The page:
Fortunately, words came to my aid in the form of two books.

The first gave me confidence to write, by showing what a dynamic evolving thing the English language is. So if you don't think much of my mastery of English grammar, remember that this could be the next direction that the language takes after txting has been absorbed.

The second book was the odd man out in a google for help in writing and I couldn't resist it. As I find more and more with modern military tomes, the writing guide was free from dogma and full of practical advice on the organization of writing, which I think reflects their fairly recent understanding that if they get things wrong, people can die. Not before time after thousands of years of lions led by donkeys.

Once I was a bit more confident about creating words, I needed some way to control their production. To start with I just typed directly onto a web page along with all the markup, but I soon found it difficult to manage this approach. The problems arose when I added or altered more than a couple of sentences at a time. When doing a block replace or delete, it was all too easy to pick up unwanted characters, or lose necessary characters at either end of the block.

The solution of course is easy, just separate the editing process from the page composition process, but for an amateur web site, that seems like overkill. What I currently use is a simple process halfway between the two extremes.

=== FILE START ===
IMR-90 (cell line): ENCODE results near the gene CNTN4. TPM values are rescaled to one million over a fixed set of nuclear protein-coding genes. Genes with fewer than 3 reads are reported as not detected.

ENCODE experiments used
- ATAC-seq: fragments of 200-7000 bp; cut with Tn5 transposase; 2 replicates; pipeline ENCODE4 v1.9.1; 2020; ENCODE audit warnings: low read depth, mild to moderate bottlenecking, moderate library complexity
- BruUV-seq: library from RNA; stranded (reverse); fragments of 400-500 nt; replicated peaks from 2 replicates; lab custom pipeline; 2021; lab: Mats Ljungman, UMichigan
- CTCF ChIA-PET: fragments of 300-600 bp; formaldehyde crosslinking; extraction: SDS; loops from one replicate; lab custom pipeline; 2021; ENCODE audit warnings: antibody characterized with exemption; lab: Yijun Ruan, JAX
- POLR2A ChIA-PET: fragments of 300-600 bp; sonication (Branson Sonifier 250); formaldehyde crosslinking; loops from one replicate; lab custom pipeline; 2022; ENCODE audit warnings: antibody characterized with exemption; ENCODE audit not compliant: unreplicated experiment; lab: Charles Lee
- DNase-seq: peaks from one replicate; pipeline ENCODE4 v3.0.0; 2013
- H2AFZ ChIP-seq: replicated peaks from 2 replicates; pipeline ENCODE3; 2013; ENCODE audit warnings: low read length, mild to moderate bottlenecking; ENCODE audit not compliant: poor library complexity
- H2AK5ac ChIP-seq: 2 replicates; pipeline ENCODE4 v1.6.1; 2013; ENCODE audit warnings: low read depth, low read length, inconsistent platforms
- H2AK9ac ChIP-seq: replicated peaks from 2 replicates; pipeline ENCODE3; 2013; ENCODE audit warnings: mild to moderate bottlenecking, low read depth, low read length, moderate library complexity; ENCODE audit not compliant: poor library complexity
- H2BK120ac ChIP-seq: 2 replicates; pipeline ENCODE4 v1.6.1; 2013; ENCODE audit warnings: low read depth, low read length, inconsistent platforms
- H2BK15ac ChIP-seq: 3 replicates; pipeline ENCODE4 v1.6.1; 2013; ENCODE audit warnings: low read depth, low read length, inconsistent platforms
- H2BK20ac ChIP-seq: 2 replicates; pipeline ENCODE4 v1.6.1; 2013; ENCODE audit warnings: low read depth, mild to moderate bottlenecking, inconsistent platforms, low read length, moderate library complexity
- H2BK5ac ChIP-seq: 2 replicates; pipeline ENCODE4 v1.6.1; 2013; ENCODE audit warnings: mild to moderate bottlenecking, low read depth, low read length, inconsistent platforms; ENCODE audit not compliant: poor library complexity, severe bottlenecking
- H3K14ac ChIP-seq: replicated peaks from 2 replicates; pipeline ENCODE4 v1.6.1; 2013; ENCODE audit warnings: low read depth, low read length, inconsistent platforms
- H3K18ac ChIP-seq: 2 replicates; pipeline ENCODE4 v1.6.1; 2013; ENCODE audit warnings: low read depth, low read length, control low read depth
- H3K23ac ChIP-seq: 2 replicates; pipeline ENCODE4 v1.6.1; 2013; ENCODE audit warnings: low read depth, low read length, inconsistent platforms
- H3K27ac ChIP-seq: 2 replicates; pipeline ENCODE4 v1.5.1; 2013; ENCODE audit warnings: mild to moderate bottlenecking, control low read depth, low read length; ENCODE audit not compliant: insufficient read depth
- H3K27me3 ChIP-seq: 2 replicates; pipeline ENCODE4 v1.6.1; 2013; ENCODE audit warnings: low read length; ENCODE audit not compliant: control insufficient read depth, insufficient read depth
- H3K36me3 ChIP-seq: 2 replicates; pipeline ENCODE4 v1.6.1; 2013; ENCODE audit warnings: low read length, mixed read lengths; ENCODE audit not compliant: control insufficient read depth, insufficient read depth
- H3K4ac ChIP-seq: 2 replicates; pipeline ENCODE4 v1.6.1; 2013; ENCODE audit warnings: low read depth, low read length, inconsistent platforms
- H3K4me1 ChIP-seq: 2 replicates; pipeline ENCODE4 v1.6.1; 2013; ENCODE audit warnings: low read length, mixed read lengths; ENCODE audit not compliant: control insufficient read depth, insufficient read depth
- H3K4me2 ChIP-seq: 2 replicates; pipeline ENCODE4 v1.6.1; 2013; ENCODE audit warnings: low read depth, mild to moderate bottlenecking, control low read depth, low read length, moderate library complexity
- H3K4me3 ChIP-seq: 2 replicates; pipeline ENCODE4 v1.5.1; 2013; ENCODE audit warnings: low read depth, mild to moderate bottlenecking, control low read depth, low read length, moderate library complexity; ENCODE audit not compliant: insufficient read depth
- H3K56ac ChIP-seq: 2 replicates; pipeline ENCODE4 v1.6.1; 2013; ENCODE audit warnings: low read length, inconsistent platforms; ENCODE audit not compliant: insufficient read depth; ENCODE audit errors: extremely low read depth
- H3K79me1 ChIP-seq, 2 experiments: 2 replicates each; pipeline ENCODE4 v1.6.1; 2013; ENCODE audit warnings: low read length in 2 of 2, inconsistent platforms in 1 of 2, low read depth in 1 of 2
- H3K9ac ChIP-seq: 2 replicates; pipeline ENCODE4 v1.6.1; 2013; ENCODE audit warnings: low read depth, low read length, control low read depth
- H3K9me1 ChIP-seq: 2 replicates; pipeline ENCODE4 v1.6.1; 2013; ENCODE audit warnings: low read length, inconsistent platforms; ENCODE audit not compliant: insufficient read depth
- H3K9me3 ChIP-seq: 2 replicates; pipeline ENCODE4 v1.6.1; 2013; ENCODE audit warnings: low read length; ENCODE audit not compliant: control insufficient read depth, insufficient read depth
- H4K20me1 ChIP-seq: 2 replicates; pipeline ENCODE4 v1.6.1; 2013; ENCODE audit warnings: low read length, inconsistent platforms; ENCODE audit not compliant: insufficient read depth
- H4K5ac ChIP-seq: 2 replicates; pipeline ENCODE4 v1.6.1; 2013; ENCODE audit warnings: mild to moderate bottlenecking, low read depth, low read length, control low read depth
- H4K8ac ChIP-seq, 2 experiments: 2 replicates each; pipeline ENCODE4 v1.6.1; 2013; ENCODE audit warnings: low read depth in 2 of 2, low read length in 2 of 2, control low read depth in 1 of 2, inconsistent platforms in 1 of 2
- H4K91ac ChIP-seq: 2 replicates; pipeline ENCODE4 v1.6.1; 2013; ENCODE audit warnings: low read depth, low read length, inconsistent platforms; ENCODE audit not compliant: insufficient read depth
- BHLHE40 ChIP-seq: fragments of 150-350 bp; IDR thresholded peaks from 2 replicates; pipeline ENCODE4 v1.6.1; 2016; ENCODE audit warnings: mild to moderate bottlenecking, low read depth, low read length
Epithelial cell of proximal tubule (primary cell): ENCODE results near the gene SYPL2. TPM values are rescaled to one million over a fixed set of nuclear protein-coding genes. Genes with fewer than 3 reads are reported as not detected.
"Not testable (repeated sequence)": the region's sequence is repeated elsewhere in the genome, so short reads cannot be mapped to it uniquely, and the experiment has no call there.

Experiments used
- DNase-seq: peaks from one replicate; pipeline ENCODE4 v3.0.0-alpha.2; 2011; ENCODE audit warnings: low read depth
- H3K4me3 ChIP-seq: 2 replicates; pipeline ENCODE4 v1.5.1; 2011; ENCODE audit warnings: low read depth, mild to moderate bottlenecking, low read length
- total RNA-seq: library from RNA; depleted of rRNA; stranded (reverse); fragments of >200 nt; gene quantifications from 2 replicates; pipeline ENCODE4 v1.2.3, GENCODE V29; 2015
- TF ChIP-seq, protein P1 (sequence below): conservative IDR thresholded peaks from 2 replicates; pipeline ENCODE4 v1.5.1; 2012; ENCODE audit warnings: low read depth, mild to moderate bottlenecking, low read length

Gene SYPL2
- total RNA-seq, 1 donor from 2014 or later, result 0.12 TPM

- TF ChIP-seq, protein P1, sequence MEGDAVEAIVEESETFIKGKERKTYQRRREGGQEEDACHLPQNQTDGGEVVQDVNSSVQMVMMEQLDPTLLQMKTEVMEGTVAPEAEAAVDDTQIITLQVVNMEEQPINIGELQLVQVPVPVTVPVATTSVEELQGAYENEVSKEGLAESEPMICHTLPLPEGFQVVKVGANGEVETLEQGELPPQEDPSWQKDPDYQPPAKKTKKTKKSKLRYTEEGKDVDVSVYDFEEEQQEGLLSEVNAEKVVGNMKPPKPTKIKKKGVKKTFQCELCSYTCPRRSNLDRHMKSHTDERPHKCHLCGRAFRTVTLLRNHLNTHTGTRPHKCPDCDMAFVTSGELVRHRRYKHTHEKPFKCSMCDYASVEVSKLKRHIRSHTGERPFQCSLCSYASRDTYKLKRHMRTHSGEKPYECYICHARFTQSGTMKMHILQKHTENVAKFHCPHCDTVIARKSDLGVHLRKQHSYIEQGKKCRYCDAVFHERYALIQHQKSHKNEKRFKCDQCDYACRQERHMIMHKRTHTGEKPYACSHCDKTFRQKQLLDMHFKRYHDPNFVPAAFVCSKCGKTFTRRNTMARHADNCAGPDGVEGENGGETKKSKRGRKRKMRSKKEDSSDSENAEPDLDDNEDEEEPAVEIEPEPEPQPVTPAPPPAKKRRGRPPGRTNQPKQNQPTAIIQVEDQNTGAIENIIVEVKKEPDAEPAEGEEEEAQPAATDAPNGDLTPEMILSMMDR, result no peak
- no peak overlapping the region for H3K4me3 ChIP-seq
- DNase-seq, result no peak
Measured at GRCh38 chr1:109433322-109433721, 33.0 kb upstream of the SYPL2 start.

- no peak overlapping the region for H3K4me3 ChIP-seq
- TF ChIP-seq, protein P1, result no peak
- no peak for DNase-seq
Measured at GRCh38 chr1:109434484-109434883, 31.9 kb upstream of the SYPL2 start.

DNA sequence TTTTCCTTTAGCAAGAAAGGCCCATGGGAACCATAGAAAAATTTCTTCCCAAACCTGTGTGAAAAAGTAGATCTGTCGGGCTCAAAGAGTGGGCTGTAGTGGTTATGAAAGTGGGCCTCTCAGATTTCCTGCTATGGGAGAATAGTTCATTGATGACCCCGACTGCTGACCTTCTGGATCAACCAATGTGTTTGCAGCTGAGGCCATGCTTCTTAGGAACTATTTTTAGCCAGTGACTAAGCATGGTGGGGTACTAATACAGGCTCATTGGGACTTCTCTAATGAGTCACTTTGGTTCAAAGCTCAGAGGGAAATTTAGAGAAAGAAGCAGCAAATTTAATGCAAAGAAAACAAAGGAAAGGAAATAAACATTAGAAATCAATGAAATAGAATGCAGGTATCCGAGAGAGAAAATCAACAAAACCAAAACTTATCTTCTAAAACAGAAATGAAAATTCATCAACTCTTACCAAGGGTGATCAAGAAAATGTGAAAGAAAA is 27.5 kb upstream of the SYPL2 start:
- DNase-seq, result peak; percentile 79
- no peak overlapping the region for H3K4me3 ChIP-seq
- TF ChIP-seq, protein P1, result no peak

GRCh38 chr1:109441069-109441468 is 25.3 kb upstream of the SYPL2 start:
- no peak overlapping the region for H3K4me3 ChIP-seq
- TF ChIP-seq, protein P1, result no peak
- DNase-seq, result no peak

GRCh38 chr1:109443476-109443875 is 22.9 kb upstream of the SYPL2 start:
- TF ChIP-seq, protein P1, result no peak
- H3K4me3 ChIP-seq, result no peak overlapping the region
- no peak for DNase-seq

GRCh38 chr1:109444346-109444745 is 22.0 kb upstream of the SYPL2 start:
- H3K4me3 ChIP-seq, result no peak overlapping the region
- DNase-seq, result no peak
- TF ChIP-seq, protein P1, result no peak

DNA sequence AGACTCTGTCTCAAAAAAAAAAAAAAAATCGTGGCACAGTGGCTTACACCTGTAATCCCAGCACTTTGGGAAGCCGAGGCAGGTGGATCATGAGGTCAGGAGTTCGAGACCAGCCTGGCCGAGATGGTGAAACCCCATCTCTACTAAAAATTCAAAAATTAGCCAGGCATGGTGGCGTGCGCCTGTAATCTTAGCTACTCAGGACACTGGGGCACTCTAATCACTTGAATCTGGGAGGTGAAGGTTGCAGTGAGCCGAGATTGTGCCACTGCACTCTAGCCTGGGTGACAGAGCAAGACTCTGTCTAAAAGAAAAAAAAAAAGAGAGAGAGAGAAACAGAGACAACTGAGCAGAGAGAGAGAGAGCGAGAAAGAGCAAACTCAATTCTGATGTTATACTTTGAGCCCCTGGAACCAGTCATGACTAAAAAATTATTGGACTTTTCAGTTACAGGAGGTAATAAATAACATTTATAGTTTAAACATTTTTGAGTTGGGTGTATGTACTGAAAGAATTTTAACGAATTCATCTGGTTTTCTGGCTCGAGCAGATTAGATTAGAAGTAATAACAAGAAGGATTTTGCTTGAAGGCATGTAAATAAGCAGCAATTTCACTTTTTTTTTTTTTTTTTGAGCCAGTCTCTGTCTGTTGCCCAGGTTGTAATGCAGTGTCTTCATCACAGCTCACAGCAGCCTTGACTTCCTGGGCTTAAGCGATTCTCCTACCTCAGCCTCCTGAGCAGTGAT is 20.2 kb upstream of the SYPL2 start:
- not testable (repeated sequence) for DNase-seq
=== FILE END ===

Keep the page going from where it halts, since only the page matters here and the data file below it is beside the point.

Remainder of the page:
Obviously I don't work on the published version of the site, but on the next version to be published and this is hosted on my local PC. Original text, including headings, is created and edited in my text editor until it is close to being finished, after which it is inserted into an HTML page template and marked up. So far, so easy, but once I see it on the page I almost always want to make some changes and this is where update control comes into play.

I backup the current state of a page and then insert a fair amount of white space around the piece I want to update. I then copy the chunk of text, making sure to include starting and ending paragraph tags and update it off page, safe in the knowledge that the page will still function properly as the white space I inserted is ignored as long as the HTML structure is preserved. Editing off page allows me to scribble all sorts of supplementary information and sort it all out when I am ready to insert the updated content back into the page. Small changes and typo corrections are done on page.

I have moved on from Notepad as a text editor and I currently use NoteTab Pro. This is a fairly efficient little editor which has pre-built template libraries for HTML, CSS, FTP and many others and I can also create my own libraries of templates and boilerplate text. Markup is colour coded and can be switched in and out if needed. An extendable dictionary completes the basic functionality, but the full extent of function is far too great to detail here. You can find out more about NoteTab on the web site.

Hosts of options

At an early point in the web site creation process I found it necessary to work out where my site was going to be hosted.